On the likelihood‐of‐confusion issue, the district court could similarly find at least a good‐faith basis for APS to ar‐ gue that consumers would be confused. APS would have provided evidence about how the two businesses’ markets overlap, the similarity of the two names and business mod‐ els, and Burford’s attempts to pass off his services as those of APS. See Forum Corp. of N.A. v. Forum, Ltd., 903 F.2d 434, 439 (7th Cir. 1990).
Without deciding the ultimate merits of APS’s Lanham Act claim, we find no abuse of discretion by the district court in finding that it was not objectively unreasonable for APS to have brought the claim in the first place. That is, a rational litigant might bring this claim at least in substantial part to protect its trademark. Thus, we cannot presume that the on‐ ly reason APS pursued this claim was to impose costs on Burford. Nor is there direct evidence that APS brought suit solely to obtain an economic benefit for itself unrelated to winning the suit. Cf. Nightingale, 626 F.3d at 965–66 (finding that plaintiff had made Lanham Act claim solely to coerce a price reduction out of defendant). Accordingly, we REVERSE the grant of summary judgment to defendants on the contract claim and REMAND for further proceedings consistent with this opinion.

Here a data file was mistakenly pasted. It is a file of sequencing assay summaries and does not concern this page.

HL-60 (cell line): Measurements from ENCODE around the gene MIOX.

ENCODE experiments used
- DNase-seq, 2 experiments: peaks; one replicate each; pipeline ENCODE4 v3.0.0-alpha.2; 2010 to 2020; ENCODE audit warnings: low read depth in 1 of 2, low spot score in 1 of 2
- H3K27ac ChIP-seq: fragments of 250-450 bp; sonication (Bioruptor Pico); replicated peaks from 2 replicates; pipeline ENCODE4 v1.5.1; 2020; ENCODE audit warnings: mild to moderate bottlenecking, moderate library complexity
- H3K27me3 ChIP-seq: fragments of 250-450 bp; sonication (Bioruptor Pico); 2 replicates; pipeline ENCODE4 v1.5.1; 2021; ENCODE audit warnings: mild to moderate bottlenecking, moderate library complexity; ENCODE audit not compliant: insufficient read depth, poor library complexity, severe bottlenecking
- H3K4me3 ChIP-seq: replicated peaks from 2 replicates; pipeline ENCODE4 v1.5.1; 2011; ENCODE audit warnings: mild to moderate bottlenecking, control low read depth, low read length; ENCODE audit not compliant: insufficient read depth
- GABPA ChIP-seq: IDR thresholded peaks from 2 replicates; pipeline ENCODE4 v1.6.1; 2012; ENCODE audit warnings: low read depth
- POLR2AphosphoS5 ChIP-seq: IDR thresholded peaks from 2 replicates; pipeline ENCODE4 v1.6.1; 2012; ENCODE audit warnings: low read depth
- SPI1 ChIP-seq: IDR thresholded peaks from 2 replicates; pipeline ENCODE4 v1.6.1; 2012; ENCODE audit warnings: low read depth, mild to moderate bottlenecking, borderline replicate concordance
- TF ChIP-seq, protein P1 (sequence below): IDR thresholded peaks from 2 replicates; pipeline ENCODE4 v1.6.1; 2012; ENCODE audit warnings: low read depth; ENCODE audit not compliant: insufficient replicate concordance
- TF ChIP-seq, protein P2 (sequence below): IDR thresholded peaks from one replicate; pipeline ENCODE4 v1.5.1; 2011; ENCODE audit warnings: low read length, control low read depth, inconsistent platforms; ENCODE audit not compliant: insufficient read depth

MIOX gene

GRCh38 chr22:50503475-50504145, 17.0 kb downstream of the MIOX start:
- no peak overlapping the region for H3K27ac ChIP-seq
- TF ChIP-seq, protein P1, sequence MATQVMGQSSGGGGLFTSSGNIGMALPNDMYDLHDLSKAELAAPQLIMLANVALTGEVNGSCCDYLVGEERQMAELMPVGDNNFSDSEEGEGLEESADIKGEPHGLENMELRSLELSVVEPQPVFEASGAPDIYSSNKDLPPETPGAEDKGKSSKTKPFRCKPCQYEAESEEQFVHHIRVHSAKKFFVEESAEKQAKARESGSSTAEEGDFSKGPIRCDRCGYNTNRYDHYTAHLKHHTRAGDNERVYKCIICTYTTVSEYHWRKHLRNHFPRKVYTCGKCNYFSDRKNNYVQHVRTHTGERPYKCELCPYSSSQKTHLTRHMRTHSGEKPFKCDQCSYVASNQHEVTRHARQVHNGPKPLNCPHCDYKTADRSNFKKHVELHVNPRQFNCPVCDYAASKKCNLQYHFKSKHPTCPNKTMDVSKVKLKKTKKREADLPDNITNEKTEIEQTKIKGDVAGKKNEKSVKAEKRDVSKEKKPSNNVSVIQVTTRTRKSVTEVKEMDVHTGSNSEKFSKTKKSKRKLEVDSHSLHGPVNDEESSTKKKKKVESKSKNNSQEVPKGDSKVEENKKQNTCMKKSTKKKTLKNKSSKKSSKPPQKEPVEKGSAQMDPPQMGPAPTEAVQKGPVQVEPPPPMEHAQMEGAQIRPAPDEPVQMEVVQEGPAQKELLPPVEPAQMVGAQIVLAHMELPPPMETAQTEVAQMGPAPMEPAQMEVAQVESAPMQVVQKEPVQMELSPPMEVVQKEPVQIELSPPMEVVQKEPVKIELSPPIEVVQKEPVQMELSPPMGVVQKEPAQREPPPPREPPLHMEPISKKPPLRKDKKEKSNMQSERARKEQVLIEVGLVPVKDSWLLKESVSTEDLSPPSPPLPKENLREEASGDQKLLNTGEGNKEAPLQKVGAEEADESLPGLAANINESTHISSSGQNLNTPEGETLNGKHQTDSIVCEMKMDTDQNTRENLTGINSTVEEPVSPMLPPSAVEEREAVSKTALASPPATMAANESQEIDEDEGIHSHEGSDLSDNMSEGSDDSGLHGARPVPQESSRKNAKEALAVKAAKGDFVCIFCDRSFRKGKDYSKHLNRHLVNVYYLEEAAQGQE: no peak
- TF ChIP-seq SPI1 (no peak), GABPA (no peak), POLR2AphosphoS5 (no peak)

We AFFIRM the district court’s denial of Burford’s request for attorney fees on the Lanham Act counterclaim.